HTRC Feature Reader 2.0

I’ve released an overhaul of the HTRC Feature Reader, a Python library that makes it easy to work with the Extracted Features (EF) dataset from the HathiTrust. EF provides page-level feature counts for 4.8 million volumes, including part-of-speech tagged term counts, line and sentence counts, and counts of which characters occur in the far right and left sides of the text. The Feature Reader provides easy parsing of the dataset format and in-memory access to different views of the features. This new version works in service of the SciPy stack of data analysis tool – particularly Pandas. I’ve also transferred the code to the HathiTrust Research Center organization, and it is the first version that can be installed by pip:

pip install htrc-feature-reader

If you want to jump into using the HTRC Feature Reader, the README walks you through the classes and their methods, the documentation provides more low-level detail, and the examples folder features Jupyter notebooks with various small tutorials. One such example is how to plot sentiment in the style of Jockers’s plot arcs. The focus of this post is explaining the new version of the Feature Reader.

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Chart from the Within Books Sentiment Trends tutorial

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Your First Twitter Bot, in 20 minutes

Creating a Twitter bot is a great exercise for formalizing a simple concept in a concrete implementation. Some of the best bots demonstrate this simplicity: a nugget of an idea, with the nuance in the details. To implement a bot usually requires some programming, some data wrangling, and a server. However, it can be easier. By patching together some open datasets and a hosted version of a generative grammar, I’ll describe how to build a simple bot in 20 minutes. Continue reading “Your First Twitter Bot, in 20 minutes”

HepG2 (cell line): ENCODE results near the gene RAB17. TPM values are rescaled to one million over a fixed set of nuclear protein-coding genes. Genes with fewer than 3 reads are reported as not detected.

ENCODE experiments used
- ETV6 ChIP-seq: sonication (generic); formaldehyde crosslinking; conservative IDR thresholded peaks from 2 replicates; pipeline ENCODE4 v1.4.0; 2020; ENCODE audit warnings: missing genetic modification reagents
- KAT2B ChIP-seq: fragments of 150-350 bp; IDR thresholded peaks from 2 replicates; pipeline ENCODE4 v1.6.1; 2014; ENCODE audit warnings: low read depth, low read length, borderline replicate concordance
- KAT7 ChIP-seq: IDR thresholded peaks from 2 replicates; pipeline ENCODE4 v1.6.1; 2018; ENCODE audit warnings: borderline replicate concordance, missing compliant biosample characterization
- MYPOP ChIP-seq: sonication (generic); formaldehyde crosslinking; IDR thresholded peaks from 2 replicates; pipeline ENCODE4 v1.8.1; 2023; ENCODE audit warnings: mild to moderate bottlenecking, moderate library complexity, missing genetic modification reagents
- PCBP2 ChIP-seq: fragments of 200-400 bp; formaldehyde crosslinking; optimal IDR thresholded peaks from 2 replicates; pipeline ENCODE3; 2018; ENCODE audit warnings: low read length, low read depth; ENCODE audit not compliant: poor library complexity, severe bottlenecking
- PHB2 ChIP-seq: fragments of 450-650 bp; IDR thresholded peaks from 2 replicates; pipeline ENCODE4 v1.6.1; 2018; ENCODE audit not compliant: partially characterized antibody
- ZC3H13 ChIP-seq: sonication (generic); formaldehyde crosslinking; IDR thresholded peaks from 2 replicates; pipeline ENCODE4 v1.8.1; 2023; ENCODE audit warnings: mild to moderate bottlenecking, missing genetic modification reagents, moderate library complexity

Running Maps

Running in Boston

Motorola’s now-discontinued MotoACTV sportswatch gives you the commendable option to download all your running routes.

With a touch of data hacking, some manual editing to remove redundant routes, and some beautiful map tiles from Stamen, I ended up with a nice record of the places that I visited in 2012/13 and the parts of my town explored.

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Low-Effort Crowdsourcing

Sentence generation with choice-based typing. The program prompts a user to choose one of two words that are likely to come after the previous words, allowing them to generate a whole sentence by low-effort interaction.—programmed by Jeff Bigham

How small can a crowdsourcing contribution be?

At November’s CrowdCamp workshop, a group of us got together and prototyped a number of sample systems to see how low-effort crowdsourcing would work. We posted a report at Follow the Crowd.

Our prototypes were silly at times, but helped us think about the mixture of low-effort input methods and non-distracting user contexts where low-effort crowdsourcing would work.

The ideas we prototyped, available at Github, include:

  • A binary tweeting interface, that lets you type sentences using a choice between common words
  • A passive image voting interface that captures a user’s smile as a ‘like’
  • A browser extension proof-of-concept that lets a worker complete tasks while a page is load
  • A hot-or-not style interface for choosing the better of two choices. The twist is that you’re choosing using affirmative grunts, so you can play it while listening (or pretending to listen?) to somebody!

Uh-huh. Yeah.

The emotive voting interface ‘likes’ an image if you smile while the image is on the screen, and ‘dislikes’ if you frown.

Details at Follow the Crowd. Team was Jeff Bigham, Kotaro Hara, Rajan Vaish,  Haoqi Zhang, and myself.

Progress Bar Timer